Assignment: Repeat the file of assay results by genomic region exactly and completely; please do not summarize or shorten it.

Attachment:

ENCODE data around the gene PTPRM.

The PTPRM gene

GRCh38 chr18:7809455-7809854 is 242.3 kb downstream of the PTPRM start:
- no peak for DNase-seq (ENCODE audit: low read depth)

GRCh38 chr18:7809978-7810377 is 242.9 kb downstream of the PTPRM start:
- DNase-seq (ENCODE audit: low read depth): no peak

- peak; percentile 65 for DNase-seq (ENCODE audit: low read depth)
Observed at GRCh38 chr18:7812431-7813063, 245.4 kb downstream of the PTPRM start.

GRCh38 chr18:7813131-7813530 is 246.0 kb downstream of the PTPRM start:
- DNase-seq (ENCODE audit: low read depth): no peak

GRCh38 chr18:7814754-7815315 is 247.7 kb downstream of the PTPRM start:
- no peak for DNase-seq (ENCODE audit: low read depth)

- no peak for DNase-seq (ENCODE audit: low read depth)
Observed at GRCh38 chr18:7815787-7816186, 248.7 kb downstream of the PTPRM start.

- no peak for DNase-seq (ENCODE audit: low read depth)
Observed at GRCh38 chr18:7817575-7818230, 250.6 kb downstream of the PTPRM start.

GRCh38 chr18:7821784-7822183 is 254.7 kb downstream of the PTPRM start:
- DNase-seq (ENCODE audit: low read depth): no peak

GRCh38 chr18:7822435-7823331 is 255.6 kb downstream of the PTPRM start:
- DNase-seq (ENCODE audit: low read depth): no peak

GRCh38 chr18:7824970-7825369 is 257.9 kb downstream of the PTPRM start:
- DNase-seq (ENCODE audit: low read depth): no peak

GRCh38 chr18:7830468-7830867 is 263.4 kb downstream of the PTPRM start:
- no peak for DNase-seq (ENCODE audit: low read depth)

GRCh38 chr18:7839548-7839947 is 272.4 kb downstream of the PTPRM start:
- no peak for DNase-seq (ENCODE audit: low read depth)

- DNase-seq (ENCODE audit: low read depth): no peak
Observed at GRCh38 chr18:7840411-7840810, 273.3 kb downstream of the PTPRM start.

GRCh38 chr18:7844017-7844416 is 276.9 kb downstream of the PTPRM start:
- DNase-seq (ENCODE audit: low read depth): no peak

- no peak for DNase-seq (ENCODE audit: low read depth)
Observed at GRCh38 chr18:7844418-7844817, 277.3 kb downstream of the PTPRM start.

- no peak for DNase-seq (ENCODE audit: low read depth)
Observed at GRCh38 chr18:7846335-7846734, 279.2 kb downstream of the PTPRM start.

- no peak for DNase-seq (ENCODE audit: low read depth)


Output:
ENCODE data around the gene PTPRM.

The PTPRM gene

GRCh38 chr18:7809455-7809854 is 242.3 kb downstream of the PTPRM start:
- no peak for DNase-seq (ENCODE audit: low read depth)

GRCh38 chr18:7809978-7810377 is 242.9 kb downstream of the PTPRM start:
- DNase-seq (ENCODE audit: low read depth): no peak

- peak; percentile 65 for DNase-seq (ENCODE audit: low read depth)
Observed at GRCh38 chr18:7812431-7813063, 245.4 kb downstream of the PTPRM start.

GRCh38 chr18:7813131-7813530 is 246.0 kb downstream of the PTPRM start:
- DNase-seq (ENCODE audit: low read depth): no peak

GRCh38 chr18:7814754-7815315 is 247.7 kb downstream of the PTPRM start:
- no peak for DNase-seq (ENCODE audit: low read depth)

- no peak for DNase-seq (ENCODE audit: low read depth)
Observed at GRCh38 chr18:7815787-7816186, 248.7 kb downstream of the PTPRM start.

- no peak for DNase-seq (ENCODE audit: low read depth)
Observed at GRCh38 chr18:7817575-7818230, 250.6 kb downstream of the PTPRM start.

GRCh38 chr18:7821784-7822183 is 254.7 kb downstream of the PTPRM start:
- DNase-seq (ENCODE audit: low read depth): no peak

GRCh38 chr18:7822435-7823331 is 255.6 kb downstream of the PTPRM start:
- DNase-seq (ENCODE audit: low read depth): no peak

GRCh38 chr18:7824970-7825369 is 257.9 kb downstream of the PTPRM start:
- DNase-seq (ENCODE audit: low read depth): no peak

GRCh38 chr18:7830468-7830867 is 263.4 kb downstream of the PTPRM start:
- no peak for DNase-seq (ENCODE audit: low read depth)

GRCh38 chr18:7839548-7839947 is 272.4 kb downstream of the PTPRM start:
- no peak for DNase-seq (ENCODE audit: low read depth)

- DNase-seq (ENCODE audit: low read depth): no peak
Observed at GRCh38 chr18:7840411-7840810, 273.3 kb downstream of the PTPRM start.

GRCh38 chr18:7844017-7844416 is 276.9 kb downstream of the PTPRM start:
- DNase-seq (ENCODE audit: low read depth): no peak

- no peak for DNase-seq (ENCODE audit: low read depth)
Observed at GRCh38 chr18:7844418-7844817, 277.3 kb downstream of the PTPRM start.

- no peak for DNase-seq (ENCODE audit: low read depth)
Observed at GRCh38 chr18:7846335-7846734, 279.2 kb downstream of the PTPRM start.

- no peak for DNase-seq (ENCODE audit: low read depth)